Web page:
An Emotional Word Cloud
In order to create a word cloud of terms that correspond with each emotion in Miau, you are going to first collect all words with an emotion score greater than 0. Similarly to the previous example, you use the
$ symbol to specify which column of data (which emotion) you are interested in, indicating that you want entries with a value greater than 0.
If working on a machine running Windows, you will have to indicate to the programme if your text contains accented characters using the following approach:
On Mac and Linux
cloud_emotions_data <- c( paste(text_words[sentiment_scores$sadness> 0], collapse = " "), paste(text_words[sentiment_scores$joy > 0], collapse = " "), paste(text_words[sentiment_scores$anger > 0], collapse = " "), paste(text_words[sentiment_scores$fear > 0], collapse = " "))
Windows needs an additional step to indicate the text is in UTF-8 format, which is done using the
cloud_emotions_data <- c( paste(text_words[sentiment_scores$sadness> 0], collapse = " "), paste(text_words[sentiment_scores$joy > 0], collapse = " "), paste(text_words[sentiment_scores$anger > 0], collapse = " "), paste(text_words[sentiment_scores$fear > 0], collapse = " ")) cloud_emotions_data <- iconv(cloud_emotions_data, "latin1", "UTF-8")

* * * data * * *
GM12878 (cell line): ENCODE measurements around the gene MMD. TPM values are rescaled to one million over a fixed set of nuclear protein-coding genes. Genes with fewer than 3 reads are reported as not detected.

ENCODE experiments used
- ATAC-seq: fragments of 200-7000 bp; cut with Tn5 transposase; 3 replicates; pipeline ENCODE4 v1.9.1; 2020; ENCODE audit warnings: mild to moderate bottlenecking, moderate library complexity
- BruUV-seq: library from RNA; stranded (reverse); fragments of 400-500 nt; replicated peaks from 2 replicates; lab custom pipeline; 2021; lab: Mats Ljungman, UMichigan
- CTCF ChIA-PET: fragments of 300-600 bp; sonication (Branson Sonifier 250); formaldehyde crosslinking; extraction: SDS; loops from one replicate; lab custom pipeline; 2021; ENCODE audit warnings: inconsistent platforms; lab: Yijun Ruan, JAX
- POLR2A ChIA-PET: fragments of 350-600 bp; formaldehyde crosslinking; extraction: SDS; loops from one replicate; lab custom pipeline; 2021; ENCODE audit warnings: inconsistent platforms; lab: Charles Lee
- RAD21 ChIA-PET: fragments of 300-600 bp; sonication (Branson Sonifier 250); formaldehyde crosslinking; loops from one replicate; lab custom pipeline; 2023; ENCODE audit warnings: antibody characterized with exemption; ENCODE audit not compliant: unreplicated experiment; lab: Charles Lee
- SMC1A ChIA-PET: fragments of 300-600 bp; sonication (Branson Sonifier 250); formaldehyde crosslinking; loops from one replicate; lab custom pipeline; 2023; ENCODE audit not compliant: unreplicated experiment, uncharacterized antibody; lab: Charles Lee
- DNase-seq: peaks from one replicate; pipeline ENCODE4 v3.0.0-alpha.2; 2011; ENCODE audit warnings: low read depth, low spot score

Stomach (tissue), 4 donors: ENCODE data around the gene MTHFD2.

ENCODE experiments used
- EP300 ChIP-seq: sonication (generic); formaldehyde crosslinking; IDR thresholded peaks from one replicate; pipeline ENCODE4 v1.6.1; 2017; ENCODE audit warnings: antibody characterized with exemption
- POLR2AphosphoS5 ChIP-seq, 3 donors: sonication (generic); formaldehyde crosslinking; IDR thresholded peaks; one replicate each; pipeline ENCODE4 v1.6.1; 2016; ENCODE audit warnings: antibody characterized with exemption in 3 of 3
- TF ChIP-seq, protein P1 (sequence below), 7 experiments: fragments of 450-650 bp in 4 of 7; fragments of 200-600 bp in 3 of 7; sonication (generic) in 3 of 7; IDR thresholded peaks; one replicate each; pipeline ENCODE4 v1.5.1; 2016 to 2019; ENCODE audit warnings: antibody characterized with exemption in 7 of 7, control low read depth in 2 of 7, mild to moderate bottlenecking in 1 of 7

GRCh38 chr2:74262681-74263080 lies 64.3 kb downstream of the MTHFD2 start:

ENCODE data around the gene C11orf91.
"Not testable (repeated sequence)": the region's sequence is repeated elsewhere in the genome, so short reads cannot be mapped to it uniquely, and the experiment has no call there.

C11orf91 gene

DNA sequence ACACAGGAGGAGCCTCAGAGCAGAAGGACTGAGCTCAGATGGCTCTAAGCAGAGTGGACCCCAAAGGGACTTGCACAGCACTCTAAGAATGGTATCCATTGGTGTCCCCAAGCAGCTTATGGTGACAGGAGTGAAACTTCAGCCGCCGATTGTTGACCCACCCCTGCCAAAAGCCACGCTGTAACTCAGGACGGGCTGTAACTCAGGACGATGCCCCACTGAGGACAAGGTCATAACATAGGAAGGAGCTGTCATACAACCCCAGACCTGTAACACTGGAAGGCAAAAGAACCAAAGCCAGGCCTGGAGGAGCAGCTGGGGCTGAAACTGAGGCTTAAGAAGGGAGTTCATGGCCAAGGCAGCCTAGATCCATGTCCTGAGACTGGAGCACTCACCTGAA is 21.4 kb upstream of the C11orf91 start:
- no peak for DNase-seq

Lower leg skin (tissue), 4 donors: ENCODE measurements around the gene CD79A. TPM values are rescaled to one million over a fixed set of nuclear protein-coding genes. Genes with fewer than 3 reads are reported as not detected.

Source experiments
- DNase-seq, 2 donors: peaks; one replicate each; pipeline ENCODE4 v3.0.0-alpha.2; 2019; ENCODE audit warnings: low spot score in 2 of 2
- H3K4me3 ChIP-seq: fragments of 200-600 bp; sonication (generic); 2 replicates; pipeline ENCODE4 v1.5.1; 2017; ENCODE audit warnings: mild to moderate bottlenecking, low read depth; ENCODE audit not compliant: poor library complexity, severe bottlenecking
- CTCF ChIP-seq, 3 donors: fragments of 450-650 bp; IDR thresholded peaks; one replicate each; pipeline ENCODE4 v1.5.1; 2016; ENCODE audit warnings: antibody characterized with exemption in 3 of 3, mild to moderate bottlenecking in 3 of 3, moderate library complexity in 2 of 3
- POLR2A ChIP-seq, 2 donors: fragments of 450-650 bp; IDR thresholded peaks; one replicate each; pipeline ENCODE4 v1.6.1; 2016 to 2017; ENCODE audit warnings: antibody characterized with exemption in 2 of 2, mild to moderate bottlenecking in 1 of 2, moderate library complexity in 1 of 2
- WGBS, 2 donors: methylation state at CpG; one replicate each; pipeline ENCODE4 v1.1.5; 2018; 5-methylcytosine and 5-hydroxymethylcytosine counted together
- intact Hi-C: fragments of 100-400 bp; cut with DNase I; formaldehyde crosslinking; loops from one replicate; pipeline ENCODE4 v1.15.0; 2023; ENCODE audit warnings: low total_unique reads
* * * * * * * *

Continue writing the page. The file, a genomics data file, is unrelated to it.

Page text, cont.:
Once you have collected the data for the four target emotions, you can organise it into four separate
documents to use as the basis for creating each of your four word clouds:
cloud_corpus <- Corpus(VectorSource(cloud_emotions_data))
Next, you transform the corpus into a term-document matrix using the
TermDocumentMatrix() function. Then you specify that you want the data organised as a matrix using the
To see the first few entries of this output, use the
cloud_tdm <- TermDocumentMatrix(cloud_corpus) cloud_tdm <- as.matrix(cloud_tdm) head(cloud_tdm) > Docs > Terms 1 2 3 4 > abandonado 4 0 4 0 > abandonar 1 0 0 0 > abandonará 2 0 0 0 > abandonaré 1 0 0 0 > abandonarías 1 0 0 0 > abandono 3 0 3 0
Now, rename the numbered columns with the relevant emotion words so that the output is more human-readable. Again, you can see the state of your dataset with the
colnames(cloud_tdm) <- c('sadness', 'happiness', 'anger', 'joy') head(cloud_tdm) > Docs > Terms sadness happiness anger trust > abandonado 4 0 4 4 > abandonar 1 0 0 1 > abandonará 2 0 0 2 > abandonaré 1 0 0 1 > abandonarías 1 0 0 1 > abandono 3 0 3 3
Finally, you can visualise these results as a word cloud. The font size of a word in a word cloud is linked to the frequency of its appearance in the document. We can also control a number of other aspects of the word cloud’s presentation.
To start, use the
set.seed() function to ensure that while following along your outputs will look the same as in the example (if you don’t do this your output will have a randomised pattern and may not match the screenshots herein - which may not be important for your own research results but is helpful when following along).
To generate the cloud itself, use the comparison.cloud function from the R